Clinical environments demonstrating a strong culture of safety have optimized communication and teamwork among front-line staff, physicians, and leadership. A safe work environment is one in which the physical health and well-being of all staff are considered prerequisite for safe patient care. Consider for a moment the ways your workplace supports healthy behaviors on the part of employees.

  • Do you have a wellness room available where you can take a 10 minute time out and relax in a quiet environment?
  • Is there exercise equipment available to you for use during a break or before or after work—could you walk on a treadmill for 20 minutes prior to your shift or after work?
  • Are there employee assistance resources available to help with life events that may be overwhelming and challenging?

Many of us will answer “yes” to these inquiries—these types of resources are not unusual. In a workplace that has “organized for safety,” there are expectations for employees maintaining their own health. There are also expectations within a culture of safety. We must monitor our own and each other’s behaviors for evidence that a team member may not be able to deliver safe and quality care. 

Situation monitoring is a strategy used to monitor the care environment and each other for signs indicating an increased likelihood of a lapse in practice or mistakes that lead to patient harm and near-miss events. Nurses must also be aware of the degree to which they are “fit and ready” to deliver safe care.  The “I’M SAFE” checklist described in the TeamSTEPPS (Team Strategies and Tools to Enhance Performance and Patient Safety) is a simple method to determine your ability to practice safety. I’M SAFE stands for

  • Illness: Am I so ill or feeling bad that I can’t be sure I’m performing care safely?
  • Medication: Is a medication I am taking impairing my ability to monitor the care environment for unsafe situation?
  • Stress: Is there something on my mind that is distracting from my ability to maintain a mindful focus on patient care delivery?
  • Alcohol/Drugs: Is my use of alcohol or illicit drugs affecting my focus and performance? Am I fit for duty?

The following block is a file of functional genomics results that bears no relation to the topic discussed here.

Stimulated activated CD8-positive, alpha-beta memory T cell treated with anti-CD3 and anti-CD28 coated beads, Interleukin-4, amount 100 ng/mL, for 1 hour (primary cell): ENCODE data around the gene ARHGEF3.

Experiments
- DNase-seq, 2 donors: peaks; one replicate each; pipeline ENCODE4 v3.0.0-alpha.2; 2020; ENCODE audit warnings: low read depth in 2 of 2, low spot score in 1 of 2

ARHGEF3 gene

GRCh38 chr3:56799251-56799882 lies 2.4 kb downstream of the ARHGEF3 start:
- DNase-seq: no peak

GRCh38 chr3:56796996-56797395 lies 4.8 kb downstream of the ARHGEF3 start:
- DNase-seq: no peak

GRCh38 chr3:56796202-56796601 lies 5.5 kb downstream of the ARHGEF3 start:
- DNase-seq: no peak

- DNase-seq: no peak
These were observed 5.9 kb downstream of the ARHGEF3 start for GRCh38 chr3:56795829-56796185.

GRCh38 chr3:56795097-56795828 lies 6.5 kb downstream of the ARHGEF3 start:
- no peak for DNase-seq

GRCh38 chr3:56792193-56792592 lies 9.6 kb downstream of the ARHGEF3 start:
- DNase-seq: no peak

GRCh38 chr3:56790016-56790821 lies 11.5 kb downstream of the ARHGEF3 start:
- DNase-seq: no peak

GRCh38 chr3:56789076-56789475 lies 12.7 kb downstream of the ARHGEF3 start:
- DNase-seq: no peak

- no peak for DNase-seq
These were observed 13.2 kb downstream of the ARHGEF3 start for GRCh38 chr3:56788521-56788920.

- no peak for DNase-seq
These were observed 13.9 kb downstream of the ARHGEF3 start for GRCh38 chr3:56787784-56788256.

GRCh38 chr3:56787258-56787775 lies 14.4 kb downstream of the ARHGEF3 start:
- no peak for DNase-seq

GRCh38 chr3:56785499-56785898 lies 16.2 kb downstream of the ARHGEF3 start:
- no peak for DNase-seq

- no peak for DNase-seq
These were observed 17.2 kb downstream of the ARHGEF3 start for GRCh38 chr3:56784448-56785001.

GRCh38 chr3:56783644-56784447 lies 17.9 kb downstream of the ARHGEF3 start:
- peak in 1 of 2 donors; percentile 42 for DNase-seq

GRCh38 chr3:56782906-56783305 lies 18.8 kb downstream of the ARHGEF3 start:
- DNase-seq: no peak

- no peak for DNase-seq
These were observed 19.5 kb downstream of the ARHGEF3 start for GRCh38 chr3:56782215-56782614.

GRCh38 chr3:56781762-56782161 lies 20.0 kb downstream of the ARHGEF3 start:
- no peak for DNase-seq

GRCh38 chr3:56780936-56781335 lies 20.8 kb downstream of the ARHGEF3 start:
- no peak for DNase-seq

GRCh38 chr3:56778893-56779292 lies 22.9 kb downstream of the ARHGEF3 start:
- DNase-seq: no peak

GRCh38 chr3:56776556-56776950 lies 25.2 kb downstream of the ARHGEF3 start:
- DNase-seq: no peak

• Fatigue: Am I suffering from lack of sleep to the degree that my judgment or abilities may be impaired?
  • Eating and Elimination: Has it been more than six hours since I have eaten or used the restroom?

A work environment organized for safety is one in which nurses plan for all to leave the unit for a meal break and monitor each other for high fatigue and stress levels. A safety culture is also an environment in which staff feel free to speak up regarding fatigue levels or stress so that peers can help them be safe. 

Handling Stress and Fatigue

ONS Putting Evidence Into Practice resources describe exercise or physical activity as effective in the management of stress and fatigue. We recommend that our patients “Get Up and Get Moving,” and nurses should also! Perhaps a 10-minute walk outside on a break would enhance your attention level and decrease stress during your shift. 

Although taking a walk might not be a novel idea, what about intentionally making a stronger mind-body connection to enhance your well-being, health, and nursing practice? To promote nurse self-care and well-being, consider taking a mindfulness meditation or mindfulness-based stress reduction (MBSR) course. MBSR is yet another intervention for stress and anxiety that is recommended for people with cancer that nurses can use to enhance the safety of their practice and improve physical, psychosocial, and spiritual well-being.   

Attributes of mindfulness are present-moment attention, awareness and non-judgmental acceptance. All attributes of safe practice. By learning mindfulness meditation and with regular practice, nurses have reduced their stress, decreased their emotional reactivity to clinical situations and enhanced attention and empathy when caring for patients. 

Mindfulness meditation practices could be incorporated into your workday with a 10-minute sitting meditation, some gentle Hatha yoga, or perhaps mindful breathing. The motto of a one nurse meditation group of which I am aware is “Nurses lead with every mindful breath.” Take a mindful breath and consider exploring this very beneficial self-care behavior to manage stress and fatigue.

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